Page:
Chris Stock looks at how digital priorities have changed for charities in the wake of COVID, and examines the opportunity for adopting new means and models for the future.
Embracing the Digital Era
When the history books of the future are being written, there’s little doubt that 2020 will be remembered as the year the world saw its first global pandemic for over 100 years. In Europe and the UK in particular, Brexit will also dominate the pages, but 2020/2021 are also likely to be remembered for a third significant reason. Accelerated by the pandemic, 2020/2021 is also likely to be remembered as the era the digital revolution came of age.
For charities, this digital acceleration has been particularly prevalent. Progress in the sector has, arguably, been slower than in other industries, as cost pressures have resulted in digitalisation taking a back seat to make way for more immediate, tangible initiatives.
In fact according to a report published last year by The Charity Digital Skills Report, over half (51%) of charities don’t yet have a digital strategy in place, largely as a result of lack of funding and a lack of digital skills.
Adapting to a New Era
When you consider that as a sector, the pandemic means charities have had to adapt to new ways of raising funds in the absence of events and face to face activity, while reaching out to beneficiaries who might not have access to online services, such as the homeless or ageing communities, it’s no wonder it’s been a juggling act. This in turn has caused organisations to expedite digital projects to find new means and avenues to raise both funds and awareness.
While traditionally, events have been crucial to fundraising, relationship building and awareness for the charity sector, organisations have adjusted to the absence of face to face opportunities, opting for virtual versions instead. Although this kind of event model demands a shift in mindset, it also brings a wealth of benefits. As well as minimising the cost of hosting, eliminating for example venue hire, and catering, and maximising the number of potential attendees, virtual events provide an opportunity to convey messages in an efficient, effective way, to a greater number of engaged attendees.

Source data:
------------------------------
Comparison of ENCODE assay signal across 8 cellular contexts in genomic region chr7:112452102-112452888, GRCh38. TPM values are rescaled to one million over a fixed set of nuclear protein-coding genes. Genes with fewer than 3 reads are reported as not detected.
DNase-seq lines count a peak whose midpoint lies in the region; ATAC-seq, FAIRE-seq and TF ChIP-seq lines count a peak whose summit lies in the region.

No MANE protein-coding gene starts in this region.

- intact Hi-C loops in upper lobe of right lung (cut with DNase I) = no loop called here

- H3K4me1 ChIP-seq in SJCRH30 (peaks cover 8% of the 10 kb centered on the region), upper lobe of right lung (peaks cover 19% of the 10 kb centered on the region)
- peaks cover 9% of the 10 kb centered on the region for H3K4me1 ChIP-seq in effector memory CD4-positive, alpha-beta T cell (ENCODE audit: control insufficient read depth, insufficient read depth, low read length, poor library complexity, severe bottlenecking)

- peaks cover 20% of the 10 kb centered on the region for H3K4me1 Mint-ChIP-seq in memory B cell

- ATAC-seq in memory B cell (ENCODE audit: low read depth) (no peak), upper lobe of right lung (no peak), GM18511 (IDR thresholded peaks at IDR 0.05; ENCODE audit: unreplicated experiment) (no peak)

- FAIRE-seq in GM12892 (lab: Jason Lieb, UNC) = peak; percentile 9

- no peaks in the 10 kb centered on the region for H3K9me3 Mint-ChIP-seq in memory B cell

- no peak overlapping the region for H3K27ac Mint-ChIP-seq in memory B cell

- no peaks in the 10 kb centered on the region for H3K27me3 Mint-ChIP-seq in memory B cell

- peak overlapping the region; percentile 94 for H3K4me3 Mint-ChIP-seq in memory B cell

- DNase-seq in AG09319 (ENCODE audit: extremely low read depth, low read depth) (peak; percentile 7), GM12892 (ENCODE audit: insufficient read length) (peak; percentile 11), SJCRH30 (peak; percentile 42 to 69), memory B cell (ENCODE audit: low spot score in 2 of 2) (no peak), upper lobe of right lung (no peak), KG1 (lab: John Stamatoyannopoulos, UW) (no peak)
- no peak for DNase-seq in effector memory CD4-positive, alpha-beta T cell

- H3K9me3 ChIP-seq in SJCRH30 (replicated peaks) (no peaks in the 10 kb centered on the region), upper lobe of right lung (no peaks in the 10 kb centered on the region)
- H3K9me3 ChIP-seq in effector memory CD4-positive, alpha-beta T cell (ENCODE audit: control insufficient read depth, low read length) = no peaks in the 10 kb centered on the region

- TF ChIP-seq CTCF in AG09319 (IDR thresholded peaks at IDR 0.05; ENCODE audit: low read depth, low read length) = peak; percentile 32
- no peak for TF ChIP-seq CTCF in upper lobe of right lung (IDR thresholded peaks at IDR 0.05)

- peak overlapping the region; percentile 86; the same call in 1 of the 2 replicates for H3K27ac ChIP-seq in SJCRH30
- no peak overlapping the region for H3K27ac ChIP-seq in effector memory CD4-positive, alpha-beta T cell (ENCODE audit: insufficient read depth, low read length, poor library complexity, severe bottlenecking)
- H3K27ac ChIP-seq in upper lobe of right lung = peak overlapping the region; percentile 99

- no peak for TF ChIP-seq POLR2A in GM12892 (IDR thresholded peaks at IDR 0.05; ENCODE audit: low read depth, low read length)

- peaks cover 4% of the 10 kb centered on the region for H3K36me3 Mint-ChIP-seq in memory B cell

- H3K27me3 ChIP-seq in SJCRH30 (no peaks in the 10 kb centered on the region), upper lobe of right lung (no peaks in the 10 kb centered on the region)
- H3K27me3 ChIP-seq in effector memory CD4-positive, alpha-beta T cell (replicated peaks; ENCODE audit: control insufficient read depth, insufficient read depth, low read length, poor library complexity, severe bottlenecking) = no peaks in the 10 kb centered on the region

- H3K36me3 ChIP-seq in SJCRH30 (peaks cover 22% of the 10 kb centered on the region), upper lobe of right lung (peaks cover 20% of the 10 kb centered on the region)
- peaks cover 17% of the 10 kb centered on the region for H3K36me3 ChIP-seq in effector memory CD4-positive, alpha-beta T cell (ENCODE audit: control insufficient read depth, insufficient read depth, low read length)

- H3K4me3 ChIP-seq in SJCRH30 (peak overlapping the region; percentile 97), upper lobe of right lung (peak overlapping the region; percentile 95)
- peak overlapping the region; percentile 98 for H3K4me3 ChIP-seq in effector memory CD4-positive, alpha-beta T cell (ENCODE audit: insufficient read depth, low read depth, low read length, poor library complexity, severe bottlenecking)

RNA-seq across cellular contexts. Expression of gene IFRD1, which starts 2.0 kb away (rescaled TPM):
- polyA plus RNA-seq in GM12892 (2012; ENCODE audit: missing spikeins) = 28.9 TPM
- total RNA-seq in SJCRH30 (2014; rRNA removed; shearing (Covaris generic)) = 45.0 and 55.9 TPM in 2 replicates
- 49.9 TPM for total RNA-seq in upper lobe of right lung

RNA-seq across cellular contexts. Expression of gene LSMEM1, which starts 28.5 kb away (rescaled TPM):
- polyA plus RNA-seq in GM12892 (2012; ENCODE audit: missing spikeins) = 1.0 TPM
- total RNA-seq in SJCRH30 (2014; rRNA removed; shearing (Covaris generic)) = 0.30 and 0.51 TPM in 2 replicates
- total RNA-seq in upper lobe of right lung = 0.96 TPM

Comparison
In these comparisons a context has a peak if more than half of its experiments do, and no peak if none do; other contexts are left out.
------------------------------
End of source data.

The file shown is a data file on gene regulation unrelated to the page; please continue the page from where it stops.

Gaming is another area which has been embraced by charities as a means to drive awareness. Capitalising on the lockdown-driven surge in gaming and streaming, Help for Heroes launched #HeroUp, which comprised a week-long live streaming series aimed at educating a younger generation on the charity, and encouraging fundraising beyond lockdown, as well as to raise more immediate funds.
In a similar vein, more and more charities are using social media platforms to engage with a much wider, and crucially, younger generation of supporters. Given that the latest Global Trends in Giving Survey, highlights that 80% of all donations in 2020 were made digitally, a number which seems highly likely to increase in 2021, it’s a digital avenue to ignore at one’s peril.
The Right Foundation
It’s important to keep in mind that a digital front end can only ever be as successful as the back office allows, so having the right foundation is paramount.
Deploying a platform designed to streamline processes, facilitate both ease and quality of reporting, and delivering better analysis of income and expenditure to boost visibility is crucial.
And as regulatory requirements mandate transparency to demonstrate the breakdown of income, getting this right is paramount in moving to a digital, or indeed hybrid digital operating model.
A Future Built on Versatility
There’s no doubt that the pandemic has brought into sharp focus the importance of digital in delivering fundraising initiatives and services. It is fundamental to have the right back office systems in place, not only to ensure transparency and openness with stakeholders, but to understand precisely which areas are worthy of investment, and to facilitate investment in associated areas.
Looking ahead, digital will continue to shape charities’ business models in future planning. 2020 was very much a year of having to adapt, and 2021 looks to be a year of embracing new digital models to deploy initiatives efficiently, capitalise further on increased use of social media, gaming and streaming, and to engage more effectively with supporters.
While the idea of completely virtual charity seems unlikely, a versatile approach which encompasses both digital and face to face is most definitely here to stay.
Sage Intacct for Non-Profits
We specialise in using cloud-based finance software to help non-profit and charity organisations to bring together core business functions to provide greater control over their finances, improve operations, minimise costs, increase transparency and ensure compliance to both industry and international legislation.